Canadian Journal of Philosophy 38 (2):pp. 289-299 (2008)
|Abstract||In Naming and Necessity, Saul Kripke employs a handy philosophical trick: he invents the term ‘schmidentity’ to argue indirectly for his favored account of identity. Kripke says in a footnote that he wishes someday “to elaborate on the utility of this device”. In this paper, I ﬁrst take up a general elaboration on his behalf. I then apply the trick to support an attractive but somewhat unorthodox picture of conceptual analysis—one according to which it is a process of forming intentions for word use. This picture can recover a naturalistically respectable notion of the philosopher’s task, and can help resolve current debates that turn on the place of conceptual analysis.|
|Keywords||No keywords specified (fix it)|
|Through your library||Configure|
Similar books and articles
Stephen Laurence & Eric Margolis (2003). Concepts and Conceptual Analysis. Philosophy and Phenomenological Research 67 (2):253-282.
Per Sandin (2006). Has Psychology Debunked Conceptual Analysis? Metaphilosophy 37 (1):26–33.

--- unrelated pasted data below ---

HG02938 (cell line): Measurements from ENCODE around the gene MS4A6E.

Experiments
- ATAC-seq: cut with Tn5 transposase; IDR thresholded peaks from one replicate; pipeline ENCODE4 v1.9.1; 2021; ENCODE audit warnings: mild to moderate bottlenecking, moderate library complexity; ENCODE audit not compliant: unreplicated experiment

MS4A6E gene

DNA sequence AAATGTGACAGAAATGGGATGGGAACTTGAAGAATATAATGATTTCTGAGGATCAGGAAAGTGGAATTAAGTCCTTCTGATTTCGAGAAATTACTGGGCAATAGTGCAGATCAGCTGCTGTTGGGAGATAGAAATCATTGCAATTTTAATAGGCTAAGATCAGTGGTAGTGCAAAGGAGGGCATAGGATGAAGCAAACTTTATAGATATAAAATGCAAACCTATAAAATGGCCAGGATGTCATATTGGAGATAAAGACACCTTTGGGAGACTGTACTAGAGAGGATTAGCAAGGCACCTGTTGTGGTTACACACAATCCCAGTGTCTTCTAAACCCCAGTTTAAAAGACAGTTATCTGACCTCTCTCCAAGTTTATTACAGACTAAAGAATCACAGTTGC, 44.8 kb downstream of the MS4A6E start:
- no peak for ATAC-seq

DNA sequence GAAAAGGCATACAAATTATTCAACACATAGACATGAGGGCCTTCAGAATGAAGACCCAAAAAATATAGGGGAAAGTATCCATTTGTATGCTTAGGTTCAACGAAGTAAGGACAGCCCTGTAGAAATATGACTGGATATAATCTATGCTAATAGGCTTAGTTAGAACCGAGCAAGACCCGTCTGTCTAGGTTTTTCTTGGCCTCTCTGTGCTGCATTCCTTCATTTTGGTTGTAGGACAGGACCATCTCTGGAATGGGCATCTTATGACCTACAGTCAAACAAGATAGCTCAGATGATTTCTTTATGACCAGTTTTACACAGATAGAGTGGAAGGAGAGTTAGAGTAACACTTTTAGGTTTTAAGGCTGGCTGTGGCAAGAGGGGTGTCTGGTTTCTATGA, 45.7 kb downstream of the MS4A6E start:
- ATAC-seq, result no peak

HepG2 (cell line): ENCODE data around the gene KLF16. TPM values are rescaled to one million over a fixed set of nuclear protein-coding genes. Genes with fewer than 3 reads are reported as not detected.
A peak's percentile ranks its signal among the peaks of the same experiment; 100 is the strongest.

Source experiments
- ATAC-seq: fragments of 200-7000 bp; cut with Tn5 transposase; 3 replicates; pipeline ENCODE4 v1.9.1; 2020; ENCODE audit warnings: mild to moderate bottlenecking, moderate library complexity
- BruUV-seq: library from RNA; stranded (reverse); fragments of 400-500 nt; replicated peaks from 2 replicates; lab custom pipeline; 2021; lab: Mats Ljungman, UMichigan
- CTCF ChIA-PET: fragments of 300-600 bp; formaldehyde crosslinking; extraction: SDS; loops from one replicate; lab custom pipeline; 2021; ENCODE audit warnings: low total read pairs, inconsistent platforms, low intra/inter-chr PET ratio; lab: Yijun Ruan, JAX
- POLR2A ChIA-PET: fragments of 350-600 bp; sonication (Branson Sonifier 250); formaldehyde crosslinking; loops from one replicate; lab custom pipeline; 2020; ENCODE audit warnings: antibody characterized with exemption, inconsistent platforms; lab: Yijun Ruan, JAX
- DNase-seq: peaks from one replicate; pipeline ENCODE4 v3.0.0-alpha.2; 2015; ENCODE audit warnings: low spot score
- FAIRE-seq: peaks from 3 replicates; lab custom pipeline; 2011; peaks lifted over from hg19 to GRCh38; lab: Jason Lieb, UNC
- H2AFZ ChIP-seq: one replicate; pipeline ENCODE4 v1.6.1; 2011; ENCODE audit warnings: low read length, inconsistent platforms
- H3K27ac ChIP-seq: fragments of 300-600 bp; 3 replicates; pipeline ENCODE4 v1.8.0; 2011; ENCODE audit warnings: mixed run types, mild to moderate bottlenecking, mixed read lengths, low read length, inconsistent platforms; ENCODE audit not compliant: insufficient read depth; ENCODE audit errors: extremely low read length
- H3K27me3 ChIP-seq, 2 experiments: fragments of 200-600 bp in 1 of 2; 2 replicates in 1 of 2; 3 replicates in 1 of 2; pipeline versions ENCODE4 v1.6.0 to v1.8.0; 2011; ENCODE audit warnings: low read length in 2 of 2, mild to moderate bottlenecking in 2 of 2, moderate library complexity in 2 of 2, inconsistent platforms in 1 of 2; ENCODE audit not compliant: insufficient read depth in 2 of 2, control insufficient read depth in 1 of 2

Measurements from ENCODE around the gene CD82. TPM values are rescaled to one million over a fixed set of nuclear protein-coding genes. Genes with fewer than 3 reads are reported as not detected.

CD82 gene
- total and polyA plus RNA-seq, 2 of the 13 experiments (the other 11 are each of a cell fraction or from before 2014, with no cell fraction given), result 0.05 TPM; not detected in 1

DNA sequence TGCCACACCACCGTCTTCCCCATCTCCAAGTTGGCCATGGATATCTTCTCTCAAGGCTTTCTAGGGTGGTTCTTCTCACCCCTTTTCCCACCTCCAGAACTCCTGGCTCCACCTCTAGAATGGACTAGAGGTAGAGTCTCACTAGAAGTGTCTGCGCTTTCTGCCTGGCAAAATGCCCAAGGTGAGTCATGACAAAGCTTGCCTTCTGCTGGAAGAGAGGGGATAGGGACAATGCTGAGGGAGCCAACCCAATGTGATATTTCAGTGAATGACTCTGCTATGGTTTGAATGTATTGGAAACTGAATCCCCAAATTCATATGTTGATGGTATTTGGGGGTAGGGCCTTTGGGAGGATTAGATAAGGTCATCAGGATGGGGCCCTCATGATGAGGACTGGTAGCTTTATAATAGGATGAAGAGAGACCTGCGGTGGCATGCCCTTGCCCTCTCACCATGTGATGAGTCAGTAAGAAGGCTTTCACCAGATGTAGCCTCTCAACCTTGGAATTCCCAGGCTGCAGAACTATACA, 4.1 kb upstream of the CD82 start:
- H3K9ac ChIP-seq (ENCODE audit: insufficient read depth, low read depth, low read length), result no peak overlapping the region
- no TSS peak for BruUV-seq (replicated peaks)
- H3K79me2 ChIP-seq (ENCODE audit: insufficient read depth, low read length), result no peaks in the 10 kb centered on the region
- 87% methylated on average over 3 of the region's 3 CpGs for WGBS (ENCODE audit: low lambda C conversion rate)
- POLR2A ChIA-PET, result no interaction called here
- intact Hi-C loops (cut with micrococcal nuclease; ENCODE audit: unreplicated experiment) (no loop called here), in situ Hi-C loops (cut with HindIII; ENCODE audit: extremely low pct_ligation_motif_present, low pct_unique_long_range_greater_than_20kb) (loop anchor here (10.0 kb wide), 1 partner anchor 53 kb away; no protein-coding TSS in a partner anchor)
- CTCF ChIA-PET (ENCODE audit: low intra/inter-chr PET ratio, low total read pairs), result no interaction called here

Justin Sytsma (2010). The Proper Province of Philosophy. Review of Philosophy and Psychology 1 (3):427-445.
William Ramsey (1992). Prototypes and Conceptual Analysis. Topoi 11 (1):59-70.
Josep Macià (1998). Does Naming and Necessity Refute Descriptivism? Theoria 13 (3):445-476.
David Plunkett (2011). Expressivism, Representation, and the Nature of Conceptual Analysis. Philosophical Studies 156 (1):15-31.
Crawford L. Elder (2003). Kripkean Externalism Versus Conceptual Analysis. Facta Philosophica 5 (1):75-86.
Saul A. Kripke (1982). Wittgenstein on Rules and Private Language. Harvard University Press.
Added to index2009-01-28
Total downloads24 ( #51,605 of 549,065 )
Recent downloads (6 months)11 ( #6,012 of 549,065 )
How can I increase my downloads?